modArray[index] = conway | 0xFF000000;
            bout.setRGB(0, 0, bout.getWidth(), bout.getHeight(), modArray, 0, bout.getWidth());
            return bout;
        int Conway(int current, int sum) {
            if (sum == 3) return 1;
            if ((current == 1) && (sum == 2)) return 1;
            return 0;

        public Rectangle2D getBounds2D(BufferedImage bi) {
            return null;

        public BufferedImage createCompatibleDestImage(BufferedImage bi, ColorModel cm) {
            return new BufferedImage(bi.getWidth(), bi.getHeight(), BufferedImage.TYPE_INT_ARGB);

        public Point2D getPoint2D(Point2D pd, Point2D pd1) {
            return null;

        public RenderingHints getRenderingHints() {
            return null;

Sunday, November 16, 2014

Conway's Game of Life In 24 Dimensions.

Smart Sharpen

Smart Sharpen, threshold color sharpen operation. In case you want to avoid mussing up the edges in an image, but you want to make it *really* hard to compress for basically no reason.

Preserves the important bits, causes the unimportant bits to be oversharpened.


Friday, October 10, 2014

On Islam and Culture

Too many people think religion is the core of their identity and they grossly underestimate the impact of culture. As an American atheist, I have more in common with American Christians and American Muslims than even British atheists or British Christians or British Muslims. Put a few representative peoples in a room and see how long it takes to identify them. The American would spot the American long before any religions matter. -- Yeah, there's a region in the world where Jihad is a cultural thing and yes it's fed by the religion but the idea that I should fear American Muslims is absurd.

Muslim is a much smaller cultural difference than American is. We should not fear them because they are American. There's a region of the world where FGM is practiced and it's largely from the local culture. While the religion tends to defend it with various parts of the Hadith. And it ends up in like Indonesia and Malaysia as a purely Islamic rite, it's still all culture (of which religion is a component) but it's a much smaller component than American Christians would like to believe. Christianity isn't all liberal and reformed, it's just culturally we are all children of the enlightenment.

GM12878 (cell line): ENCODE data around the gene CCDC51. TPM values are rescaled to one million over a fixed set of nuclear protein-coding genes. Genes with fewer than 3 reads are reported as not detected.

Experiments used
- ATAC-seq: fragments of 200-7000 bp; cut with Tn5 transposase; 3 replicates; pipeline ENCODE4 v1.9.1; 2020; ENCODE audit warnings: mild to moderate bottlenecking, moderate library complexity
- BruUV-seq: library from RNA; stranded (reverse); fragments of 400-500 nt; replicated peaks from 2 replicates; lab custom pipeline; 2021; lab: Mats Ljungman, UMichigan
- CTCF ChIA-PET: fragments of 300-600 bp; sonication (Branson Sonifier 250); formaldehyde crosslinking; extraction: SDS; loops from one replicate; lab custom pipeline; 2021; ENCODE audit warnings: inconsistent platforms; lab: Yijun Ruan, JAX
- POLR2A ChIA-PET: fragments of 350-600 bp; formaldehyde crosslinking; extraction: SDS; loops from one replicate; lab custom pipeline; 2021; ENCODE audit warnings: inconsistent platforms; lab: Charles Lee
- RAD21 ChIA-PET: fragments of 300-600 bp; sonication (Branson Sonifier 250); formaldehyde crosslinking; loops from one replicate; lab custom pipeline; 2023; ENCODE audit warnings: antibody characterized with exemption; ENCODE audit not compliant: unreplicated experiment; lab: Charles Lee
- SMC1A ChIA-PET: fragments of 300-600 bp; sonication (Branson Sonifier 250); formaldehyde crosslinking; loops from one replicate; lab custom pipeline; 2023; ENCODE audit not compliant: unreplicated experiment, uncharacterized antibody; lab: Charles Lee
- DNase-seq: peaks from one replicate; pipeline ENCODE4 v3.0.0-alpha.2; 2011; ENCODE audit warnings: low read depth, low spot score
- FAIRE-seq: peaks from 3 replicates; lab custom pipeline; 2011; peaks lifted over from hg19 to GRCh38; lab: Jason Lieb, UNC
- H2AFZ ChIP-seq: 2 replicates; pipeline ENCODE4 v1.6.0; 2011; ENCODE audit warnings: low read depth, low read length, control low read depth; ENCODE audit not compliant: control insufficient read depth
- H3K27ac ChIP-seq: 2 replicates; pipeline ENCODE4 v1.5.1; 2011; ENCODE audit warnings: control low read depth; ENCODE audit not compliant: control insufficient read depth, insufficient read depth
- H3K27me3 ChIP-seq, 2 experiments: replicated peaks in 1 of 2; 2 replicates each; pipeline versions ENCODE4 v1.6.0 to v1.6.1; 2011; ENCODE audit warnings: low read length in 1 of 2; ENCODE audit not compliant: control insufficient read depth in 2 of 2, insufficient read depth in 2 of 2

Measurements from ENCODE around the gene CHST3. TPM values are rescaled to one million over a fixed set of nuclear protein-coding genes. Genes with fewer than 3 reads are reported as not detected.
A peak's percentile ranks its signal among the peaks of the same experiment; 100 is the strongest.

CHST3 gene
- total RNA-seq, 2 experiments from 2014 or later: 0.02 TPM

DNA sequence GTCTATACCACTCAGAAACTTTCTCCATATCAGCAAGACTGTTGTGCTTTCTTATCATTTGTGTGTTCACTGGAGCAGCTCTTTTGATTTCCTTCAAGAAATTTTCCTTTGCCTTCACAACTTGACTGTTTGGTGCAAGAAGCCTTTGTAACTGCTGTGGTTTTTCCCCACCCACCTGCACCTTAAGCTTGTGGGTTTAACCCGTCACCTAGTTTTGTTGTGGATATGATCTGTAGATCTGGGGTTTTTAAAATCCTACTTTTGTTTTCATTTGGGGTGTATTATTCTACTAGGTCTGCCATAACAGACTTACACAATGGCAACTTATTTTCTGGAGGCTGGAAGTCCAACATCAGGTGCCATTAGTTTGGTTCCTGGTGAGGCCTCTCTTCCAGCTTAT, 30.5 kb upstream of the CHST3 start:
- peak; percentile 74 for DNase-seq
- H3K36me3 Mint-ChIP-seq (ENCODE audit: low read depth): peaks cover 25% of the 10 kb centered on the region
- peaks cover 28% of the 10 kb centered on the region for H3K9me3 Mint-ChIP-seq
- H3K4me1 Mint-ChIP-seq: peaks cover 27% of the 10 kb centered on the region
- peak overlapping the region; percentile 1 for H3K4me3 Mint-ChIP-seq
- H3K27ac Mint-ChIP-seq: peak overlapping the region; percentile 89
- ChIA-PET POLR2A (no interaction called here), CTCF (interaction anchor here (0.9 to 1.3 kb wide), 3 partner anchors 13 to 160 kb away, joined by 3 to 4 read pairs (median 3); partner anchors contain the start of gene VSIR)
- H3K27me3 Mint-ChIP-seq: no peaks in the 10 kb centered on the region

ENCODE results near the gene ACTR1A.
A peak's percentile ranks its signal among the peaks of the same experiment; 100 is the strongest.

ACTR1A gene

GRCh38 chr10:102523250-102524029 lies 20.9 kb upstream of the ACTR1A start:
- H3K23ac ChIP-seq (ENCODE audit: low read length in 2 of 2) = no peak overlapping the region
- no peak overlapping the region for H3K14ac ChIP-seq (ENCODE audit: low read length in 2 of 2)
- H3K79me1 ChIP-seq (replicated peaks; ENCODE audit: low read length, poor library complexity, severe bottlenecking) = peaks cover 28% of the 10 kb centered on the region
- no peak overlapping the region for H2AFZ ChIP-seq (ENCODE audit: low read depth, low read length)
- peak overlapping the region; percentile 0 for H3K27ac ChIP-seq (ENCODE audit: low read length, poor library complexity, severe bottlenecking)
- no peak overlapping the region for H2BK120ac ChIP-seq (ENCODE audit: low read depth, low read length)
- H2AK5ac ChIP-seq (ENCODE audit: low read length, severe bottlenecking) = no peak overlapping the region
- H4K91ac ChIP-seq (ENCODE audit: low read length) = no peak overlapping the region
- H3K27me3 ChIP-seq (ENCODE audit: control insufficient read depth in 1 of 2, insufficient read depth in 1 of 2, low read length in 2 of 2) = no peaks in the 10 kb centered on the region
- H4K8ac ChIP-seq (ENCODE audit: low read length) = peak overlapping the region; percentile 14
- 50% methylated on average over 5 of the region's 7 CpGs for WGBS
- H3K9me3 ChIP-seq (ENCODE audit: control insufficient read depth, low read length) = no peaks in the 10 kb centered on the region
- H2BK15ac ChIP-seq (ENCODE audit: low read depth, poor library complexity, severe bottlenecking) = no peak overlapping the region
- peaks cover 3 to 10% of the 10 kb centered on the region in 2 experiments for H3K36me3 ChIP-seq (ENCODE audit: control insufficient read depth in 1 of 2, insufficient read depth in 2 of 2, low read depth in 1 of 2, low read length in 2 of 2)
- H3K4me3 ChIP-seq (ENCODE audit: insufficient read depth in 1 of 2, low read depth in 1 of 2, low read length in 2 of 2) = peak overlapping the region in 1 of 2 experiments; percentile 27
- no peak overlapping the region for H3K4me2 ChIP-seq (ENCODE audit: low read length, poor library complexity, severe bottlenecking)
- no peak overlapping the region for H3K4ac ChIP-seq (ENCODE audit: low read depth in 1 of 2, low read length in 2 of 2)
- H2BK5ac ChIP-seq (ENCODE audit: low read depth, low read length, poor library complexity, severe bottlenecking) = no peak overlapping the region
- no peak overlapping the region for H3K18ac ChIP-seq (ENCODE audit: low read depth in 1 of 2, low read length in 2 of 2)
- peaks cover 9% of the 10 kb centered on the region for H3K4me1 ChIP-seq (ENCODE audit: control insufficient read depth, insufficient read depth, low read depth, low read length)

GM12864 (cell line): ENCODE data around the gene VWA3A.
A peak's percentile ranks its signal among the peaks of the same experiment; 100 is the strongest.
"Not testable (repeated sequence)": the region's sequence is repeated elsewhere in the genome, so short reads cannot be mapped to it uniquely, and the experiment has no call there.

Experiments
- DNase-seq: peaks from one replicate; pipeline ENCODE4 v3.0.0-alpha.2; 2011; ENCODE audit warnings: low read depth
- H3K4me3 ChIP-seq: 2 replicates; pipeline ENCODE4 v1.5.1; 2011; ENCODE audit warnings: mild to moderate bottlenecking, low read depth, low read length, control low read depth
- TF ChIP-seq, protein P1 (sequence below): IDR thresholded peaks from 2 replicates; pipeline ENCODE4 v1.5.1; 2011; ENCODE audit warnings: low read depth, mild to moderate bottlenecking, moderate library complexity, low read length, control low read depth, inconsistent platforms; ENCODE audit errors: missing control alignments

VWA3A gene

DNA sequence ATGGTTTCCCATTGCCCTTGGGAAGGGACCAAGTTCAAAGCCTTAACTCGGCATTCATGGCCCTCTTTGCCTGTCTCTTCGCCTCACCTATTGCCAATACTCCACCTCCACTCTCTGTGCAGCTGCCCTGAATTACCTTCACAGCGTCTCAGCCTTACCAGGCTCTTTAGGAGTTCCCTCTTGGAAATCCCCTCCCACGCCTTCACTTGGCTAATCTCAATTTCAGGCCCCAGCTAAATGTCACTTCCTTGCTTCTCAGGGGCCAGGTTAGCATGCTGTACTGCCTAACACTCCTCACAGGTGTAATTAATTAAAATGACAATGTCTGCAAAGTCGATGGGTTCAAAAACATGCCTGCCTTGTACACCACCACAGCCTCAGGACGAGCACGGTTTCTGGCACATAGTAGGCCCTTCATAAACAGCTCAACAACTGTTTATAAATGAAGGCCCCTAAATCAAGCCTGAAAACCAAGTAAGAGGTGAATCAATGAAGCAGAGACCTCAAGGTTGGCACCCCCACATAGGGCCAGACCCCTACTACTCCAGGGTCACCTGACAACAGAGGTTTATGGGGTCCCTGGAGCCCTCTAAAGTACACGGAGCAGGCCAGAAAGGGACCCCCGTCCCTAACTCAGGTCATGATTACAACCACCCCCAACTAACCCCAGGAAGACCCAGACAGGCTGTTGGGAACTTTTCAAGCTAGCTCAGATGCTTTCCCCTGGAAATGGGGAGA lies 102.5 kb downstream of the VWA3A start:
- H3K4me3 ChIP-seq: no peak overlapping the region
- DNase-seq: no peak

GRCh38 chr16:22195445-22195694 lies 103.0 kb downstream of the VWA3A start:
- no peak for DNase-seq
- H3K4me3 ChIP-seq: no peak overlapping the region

It's pretty easy to envision a world where the roles are reversed. Where America was completely Muslim and took basically none of the Koran seriously but embraced enlightenment values and the Middle East was entirely Christian executing people for apostasy and stoning women to death in honor killings, with large members of ignorant fundamentalist embracing Crusade.

Friday, September 19, 2014

Olsen Noise Source Code in Java.

I have it autonormalizing. Because Olsen Noise doesn't artifact it's plenty doable to have the noise routine, fall into a specific range across all pixels by design. In this case it will always be between 0 and 255. Due to the random additions being at the exact bit level of the maxiterations and the max iterations at 7. Due to the blur and random speckling again it will likely fall into a gaussian distribution at around 128.

The math at the beginning is kind of confusing what it's doing. I changed it from recursive to iterative. So to figure out the base case it needs to iterate down to the base case. There may however be a way to solve the recursive problem directly and figure out what the window size is any given iteration. But, for now it does (v/2)-1 for all the lows (applying floor due to integer division) and 1 -(-v/2)) for all the highs (that double negative is there to make it a ceiling op).

It creates too many int[][] objects. One for upsample, One for Blur, and One for trim, each of the 7 iterations. So 21 such objects. I think it can be done with 3.